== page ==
‘Connecting Science and Innovation with people and entrepreneurship’ was the central theme of this Wetskills event.
Location of the event was the Barapullah Drain in Delhi, where currently a research lab is established by the Dutch and Indian government, in a joint effort of IIT Delhi and TU Delft, for research on waste water and water re-use.
This lab is mainly the domain of researchers. The question is how this lab can be transformed into a so called ‘WETLAB’ that is connected to public and schools for awareness and education, and that is open for entrepreneurs to test new technologies. In such a WETLAB integrated solutions can be demonstrated and shared, for the clean up of the Barapullah Drain. And last but not least, this WETLAB could be a blue print for many other drains in India.
Winning team was ‘Leave none behind’, with their plan for citizens’ involvement in solid waste disposal. Congratulations! See below for the posters of all teams.
This Wetskills event was organised back to back with the Tech Summit in Delhi on 15 and 16 October 2019. The Tech Summit is a high-level event focusing on water, agriculture, health and ICT, with experts and high-level audience from business, government and knowledge institutes.
This Wetskills Water Challenge about the Wetlab of the Barapullah Drain is organised by Wetskills Foundation, Department of Biotechnology (DBT), Ministry of Science and Technology, Govt of India through Biotechnology Industry Research Assistance Council (BIRAC), A Government of India Enterprise and is supported by case owners RVO (Netherlands Enterprise Agency) and The Embassy of The Kingdom of The Netherlands in Delhi. The cases are related to the WETLAB, the research facility of IIT Delhi and TU Delft, for research on waste water and water re-use.
Community involvement is a very important aspect for a successful clean up of a drain. Having just ‘end of pipe solutions’ isn’t enough if there is no awareness on water at a grass root level. Therefore communities have to become aware on what is happening at the drain, and learn more about the different aspects of water and circular solutions, that of course should fit in their daily needs. This is not just a matter of creating a physical attractive venue, but also finding ways of getting public involved (citizen science). How can the WETLAB become a dynamic place with public involvement to stimulate cleaning the Barapullah Drain?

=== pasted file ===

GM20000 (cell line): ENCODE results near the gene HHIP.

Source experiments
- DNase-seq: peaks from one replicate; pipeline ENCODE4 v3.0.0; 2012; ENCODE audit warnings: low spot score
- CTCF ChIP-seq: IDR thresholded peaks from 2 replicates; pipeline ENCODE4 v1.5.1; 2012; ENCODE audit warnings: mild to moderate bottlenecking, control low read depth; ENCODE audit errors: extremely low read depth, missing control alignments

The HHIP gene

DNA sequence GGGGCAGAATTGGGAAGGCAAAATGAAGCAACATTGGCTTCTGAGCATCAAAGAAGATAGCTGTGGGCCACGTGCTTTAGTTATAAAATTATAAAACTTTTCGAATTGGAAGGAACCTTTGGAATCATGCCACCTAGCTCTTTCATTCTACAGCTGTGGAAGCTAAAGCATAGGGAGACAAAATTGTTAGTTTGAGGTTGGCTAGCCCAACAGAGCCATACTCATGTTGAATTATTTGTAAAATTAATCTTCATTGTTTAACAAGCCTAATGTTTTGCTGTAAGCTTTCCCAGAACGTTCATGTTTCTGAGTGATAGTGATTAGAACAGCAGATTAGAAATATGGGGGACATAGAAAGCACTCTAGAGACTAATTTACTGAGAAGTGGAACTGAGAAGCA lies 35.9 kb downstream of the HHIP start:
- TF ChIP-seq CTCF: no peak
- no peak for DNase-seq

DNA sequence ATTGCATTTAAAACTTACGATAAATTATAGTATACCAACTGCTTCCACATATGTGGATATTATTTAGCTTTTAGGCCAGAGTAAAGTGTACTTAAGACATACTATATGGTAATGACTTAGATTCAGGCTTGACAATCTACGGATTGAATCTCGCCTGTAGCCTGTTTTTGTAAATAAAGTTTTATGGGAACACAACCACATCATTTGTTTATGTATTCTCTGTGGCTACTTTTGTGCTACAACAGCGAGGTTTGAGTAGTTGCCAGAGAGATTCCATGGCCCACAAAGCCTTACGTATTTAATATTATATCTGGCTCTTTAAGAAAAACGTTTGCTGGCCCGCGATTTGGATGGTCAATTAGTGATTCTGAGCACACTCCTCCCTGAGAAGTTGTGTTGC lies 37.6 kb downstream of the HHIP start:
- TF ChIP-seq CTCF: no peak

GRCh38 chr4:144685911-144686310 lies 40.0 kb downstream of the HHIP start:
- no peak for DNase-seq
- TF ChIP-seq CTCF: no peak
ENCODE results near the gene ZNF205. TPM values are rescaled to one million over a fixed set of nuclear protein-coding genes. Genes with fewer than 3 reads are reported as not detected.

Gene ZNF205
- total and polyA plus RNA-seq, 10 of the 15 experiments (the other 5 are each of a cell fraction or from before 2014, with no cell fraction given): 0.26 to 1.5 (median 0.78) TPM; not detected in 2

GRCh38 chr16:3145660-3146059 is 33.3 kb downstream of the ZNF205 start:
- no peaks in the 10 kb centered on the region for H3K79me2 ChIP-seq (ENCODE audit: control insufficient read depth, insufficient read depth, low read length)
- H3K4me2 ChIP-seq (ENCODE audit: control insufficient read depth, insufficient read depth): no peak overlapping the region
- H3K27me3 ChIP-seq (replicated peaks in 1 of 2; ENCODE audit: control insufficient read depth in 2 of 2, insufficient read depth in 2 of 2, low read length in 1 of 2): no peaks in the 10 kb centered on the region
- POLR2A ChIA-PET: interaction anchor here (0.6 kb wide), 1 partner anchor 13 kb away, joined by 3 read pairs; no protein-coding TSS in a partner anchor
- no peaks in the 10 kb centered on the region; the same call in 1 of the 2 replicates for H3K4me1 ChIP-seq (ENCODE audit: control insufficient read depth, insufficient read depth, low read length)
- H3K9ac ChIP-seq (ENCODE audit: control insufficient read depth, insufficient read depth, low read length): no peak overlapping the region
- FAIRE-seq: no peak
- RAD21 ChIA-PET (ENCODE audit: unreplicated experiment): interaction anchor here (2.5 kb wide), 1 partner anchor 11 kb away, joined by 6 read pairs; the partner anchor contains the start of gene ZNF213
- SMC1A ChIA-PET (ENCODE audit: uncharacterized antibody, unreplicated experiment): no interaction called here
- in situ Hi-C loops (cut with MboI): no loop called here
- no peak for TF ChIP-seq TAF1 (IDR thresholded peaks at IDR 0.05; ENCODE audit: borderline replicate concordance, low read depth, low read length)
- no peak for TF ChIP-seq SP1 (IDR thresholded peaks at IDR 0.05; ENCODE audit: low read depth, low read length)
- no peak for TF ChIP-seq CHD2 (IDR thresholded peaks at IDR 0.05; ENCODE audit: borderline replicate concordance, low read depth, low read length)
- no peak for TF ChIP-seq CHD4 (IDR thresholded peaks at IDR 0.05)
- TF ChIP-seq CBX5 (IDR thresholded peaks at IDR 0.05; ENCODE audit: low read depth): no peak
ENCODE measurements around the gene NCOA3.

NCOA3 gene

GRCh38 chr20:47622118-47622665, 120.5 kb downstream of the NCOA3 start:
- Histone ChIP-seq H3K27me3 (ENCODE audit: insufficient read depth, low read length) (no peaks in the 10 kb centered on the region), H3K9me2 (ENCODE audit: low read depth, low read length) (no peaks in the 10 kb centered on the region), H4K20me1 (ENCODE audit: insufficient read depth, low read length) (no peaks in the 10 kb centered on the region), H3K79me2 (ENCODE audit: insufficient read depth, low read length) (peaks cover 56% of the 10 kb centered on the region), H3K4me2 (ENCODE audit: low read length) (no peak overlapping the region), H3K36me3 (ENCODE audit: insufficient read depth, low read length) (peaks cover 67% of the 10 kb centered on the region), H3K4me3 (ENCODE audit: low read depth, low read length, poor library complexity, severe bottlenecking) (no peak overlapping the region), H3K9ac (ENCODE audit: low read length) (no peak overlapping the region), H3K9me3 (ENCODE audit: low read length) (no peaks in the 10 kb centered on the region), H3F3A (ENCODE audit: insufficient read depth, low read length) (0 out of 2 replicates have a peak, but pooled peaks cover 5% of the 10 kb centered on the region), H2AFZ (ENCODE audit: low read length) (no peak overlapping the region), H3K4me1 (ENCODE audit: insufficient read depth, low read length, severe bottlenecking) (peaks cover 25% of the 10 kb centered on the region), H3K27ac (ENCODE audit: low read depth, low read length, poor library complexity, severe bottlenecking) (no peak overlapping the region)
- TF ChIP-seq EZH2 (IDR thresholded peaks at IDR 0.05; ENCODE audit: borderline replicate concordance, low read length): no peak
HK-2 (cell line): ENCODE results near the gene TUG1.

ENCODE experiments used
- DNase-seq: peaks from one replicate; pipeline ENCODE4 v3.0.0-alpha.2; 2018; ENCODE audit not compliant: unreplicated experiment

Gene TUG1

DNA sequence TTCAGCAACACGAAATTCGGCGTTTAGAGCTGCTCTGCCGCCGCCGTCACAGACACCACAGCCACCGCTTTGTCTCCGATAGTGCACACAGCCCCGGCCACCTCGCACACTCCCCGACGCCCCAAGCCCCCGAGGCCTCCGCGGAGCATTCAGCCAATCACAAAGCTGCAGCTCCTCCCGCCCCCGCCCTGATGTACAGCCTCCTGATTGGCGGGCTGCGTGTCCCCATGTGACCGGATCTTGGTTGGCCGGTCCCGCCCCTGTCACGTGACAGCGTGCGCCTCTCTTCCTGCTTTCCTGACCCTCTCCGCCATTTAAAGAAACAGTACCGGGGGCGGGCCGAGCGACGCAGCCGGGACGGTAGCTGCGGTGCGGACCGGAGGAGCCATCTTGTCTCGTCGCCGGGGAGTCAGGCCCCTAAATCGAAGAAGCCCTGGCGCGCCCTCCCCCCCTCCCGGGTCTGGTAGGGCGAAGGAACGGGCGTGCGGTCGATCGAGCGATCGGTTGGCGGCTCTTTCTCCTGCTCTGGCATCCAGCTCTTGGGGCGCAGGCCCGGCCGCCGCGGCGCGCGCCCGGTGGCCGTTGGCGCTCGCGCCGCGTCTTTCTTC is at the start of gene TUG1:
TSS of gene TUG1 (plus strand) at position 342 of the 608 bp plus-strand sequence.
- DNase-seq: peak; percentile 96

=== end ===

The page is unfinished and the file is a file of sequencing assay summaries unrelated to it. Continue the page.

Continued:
Final Poster – Winning team!
The WETLAB is focusing on wastewater technologies and reuse. This is just one part of the puzzle. What other innovative technologies are needed to rejuvenate the drain: Technologies for monitoring & sensoring, removing solid waste, waste water technologies for upstream pollution control, technologies for climate adaptation like water storage and rain water harvesting? How can we design an integrated approach for rejuvenating the Barapullah Drain based on these aspects, and make it climate proof?
A WETLAB as testing facility could be inspiring to people of all generations. The current temporary venue of the WETLAB however, is not attractive to inspire citizens to come, although it is located in a green area, even marked as nature reserve downstream. How can the WETLAB become an attractive place for public and schools in the nearby area, so that they get a better understanding of water and circular issues? What kind of experiments could the WETLAB offer to the public, and how could the current venue be transformed into an attractive “experience center”?
A WETLAB testing facility is a great vehicle to stimulate applied research, leading to development of new products, marketing these products and creating start-ups. Also existing businesses can use a WETLAB to test and pilot their technologies in practice. There are many examples worldwide, showing how such a testing facility can work, under which goals and circumstances. How can the WETLAB at the Barapullah Drain create such an atmosphere, so that Indian, Dutch and European companies will come over to the site and start piloting and testing?